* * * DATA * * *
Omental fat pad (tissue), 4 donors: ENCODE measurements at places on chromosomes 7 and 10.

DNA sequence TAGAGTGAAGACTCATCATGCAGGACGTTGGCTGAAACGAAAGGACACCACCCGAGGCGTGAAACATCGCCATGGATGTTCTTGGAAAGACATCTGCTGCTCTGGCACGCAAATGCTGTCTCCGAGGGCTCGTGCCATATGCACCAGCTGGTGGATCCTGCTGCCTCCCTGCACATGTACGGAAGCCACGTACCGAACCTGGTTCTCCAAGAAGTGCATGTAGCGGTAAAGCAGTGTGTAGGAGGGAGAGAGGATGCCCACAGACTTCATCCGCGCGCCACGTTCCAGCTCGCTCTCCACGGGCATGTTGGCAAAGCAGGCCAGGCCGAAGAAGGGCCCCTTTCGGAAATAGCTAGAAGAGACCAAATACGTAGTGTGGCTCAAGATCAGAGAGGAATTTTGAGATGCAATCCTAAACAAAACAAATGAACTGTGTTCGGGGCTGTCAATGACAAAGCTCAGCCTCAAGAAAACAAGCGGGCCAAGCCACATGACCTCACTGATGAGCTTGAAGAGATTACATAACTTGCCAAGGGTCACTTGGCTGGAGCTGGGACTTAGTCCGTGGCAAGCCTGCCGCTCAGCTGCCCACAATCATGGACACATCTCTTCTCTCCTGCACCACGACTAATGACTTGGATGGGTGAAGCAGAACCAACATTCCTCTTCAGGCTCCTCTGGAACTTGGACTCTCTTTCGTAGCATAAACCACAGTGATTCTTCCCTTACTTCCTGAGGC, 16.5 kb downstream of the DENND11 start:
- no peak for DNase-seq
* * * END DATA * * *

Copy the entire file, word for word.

Omental fat pad (tissue), 4 donors: ENCODE measurements at places on chromosomes 7 and 10.

DNA sequence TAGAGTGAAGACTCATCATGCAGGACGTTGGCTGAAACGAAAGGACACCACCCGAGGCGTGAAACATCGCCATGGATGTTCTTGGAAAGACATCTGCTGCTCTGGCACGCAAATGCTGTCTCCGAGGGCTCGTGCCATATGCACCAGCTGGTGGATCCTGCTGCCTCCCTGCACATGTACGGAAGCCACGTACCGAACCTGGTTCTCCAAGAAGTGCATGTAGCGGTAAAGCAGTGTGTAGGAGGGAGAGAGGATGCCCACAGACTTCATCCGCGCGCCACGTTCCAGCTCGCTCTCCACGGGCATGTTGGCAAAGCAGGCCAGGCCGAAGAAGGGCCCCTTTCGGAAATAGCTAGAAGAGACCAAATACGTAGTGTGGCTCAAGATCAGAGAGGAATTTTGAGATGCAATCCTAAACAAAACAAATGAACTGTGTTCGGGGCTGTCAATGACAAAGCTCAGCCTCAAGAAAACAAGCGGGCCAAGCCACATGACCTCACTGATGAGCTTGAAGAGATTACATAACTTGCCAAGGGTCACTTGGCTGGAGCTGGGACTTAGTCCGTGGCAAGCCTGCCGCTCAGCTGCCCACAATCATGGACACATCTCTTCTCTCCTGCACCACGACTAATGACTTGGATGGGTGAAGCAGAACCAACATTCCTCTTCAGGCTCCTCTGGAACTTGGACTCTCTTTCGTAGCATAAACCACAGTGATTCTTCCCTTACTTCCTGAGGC, 16.5 kb downstream of the DENND11 start:
- no peak for DNase-seq